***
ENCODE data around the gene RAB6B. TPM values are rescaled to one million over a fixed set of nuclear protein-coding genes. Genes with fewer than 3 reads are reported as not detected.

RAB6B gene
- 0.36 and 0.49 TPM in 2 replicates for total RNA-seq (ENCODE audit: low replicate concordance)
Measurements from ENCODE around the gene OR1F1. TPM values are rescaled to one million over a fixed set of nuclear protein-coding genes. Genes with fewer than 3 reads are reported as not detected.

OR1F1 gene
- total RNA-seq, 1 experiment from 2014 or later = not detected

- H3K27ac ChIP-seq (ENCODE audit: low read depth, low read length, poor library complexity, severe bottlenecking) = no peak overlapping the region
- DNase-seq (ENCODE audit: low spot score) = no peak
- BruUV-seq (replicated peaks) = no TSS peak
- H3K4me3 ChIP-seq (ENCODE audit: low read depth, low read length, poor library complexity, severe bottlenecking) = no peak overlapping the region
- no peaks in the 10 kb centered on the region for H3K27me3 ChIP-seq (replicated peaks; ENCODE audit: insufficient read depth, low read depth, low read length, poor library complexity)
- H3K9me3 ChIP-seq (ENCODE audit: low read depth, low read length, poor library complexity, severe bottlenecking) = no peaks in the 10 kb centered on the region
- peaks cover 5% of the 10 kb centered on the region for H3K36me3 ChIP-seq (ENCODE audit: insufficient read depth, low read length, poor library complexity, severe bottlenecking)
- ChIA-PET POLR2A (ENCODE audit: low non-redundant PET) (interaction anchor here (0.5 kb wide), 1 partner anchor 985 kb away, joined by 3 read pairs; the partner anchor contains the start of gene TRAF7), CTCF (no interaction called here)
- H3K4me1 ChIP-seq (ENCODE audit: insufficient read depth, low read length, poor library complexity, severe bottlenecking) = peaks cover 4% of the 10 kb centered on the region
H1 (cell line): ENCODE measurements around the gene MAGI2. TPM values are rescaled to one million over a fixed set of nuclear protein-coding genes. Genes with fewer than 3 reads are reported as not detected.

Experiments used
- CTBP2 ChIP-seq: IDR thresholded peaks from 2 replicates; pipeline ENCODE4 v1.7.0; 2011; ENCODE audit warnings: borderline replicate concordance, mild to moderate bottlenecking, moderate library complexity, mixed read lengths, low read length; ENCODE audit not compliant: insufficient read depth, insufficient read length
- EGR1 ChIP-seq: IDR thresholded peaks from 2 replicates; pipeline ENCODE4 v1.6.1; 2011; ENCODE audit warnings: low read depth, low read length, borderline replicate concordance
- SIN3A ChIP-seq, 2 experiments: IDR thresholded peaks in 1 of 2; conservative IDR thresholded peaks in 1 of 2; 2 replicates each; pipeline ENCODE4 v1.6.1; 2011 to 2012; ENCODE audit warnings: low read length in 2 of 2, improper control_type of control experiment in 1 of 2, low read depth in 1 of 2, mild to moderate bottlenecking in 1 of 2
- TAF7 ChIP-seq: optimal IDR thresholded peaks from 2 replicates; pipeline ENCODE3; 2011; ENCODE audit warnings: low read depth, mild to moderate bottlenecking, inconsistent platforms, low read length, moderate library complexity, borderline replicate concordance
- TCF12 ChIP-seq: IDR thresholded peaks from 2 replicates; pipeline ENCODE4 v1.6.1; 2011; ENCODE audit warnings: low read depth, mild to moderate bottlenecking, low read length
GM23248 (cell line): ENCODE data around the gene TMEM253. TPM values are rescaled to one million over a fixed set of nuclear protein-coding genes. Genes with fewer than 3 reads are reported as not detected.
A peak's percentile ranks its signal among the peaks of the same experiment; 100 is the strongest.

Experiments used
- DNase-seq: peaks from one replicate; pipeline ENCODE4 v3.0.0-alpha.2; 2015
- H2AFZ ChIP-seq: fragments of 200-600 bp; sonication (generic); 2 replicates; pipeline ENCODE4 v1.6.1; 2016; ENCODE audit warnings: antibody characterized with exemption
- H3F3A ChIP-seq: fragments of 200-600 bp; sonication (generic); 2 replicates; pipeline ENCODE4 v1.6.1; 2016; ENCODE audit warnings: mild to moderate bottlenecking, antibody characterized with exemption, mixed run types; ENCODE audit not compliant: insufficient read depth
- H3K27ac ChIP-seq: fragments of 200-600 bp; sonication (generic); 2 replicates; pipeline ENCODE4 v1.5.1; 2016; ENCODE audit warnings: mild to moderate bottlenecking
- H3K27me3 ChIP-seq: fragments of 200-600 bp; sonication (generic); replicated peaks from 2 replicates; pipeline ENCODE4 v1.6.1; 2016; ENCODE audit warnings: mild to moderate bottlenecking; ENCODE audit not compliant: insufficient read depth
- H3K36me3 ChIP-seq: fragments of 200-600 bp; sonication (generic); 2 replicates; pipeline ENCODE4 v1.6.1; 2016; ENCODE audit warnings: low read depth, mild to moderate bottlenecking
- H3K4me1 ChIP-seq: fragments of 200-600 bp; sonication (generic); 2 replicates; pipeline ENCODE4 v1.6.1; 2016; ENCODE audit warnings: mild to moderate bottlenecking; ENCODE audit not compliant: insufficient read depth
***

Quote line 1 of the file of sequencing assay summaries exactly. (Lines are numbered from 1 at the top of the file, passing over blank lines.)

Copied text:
ENCODE data around the gene RAB6B. TPM values are rescaled to one million over a fixed set of nuclear protein-coding genes. Genes with fewer than 3 reads are reported as not detected.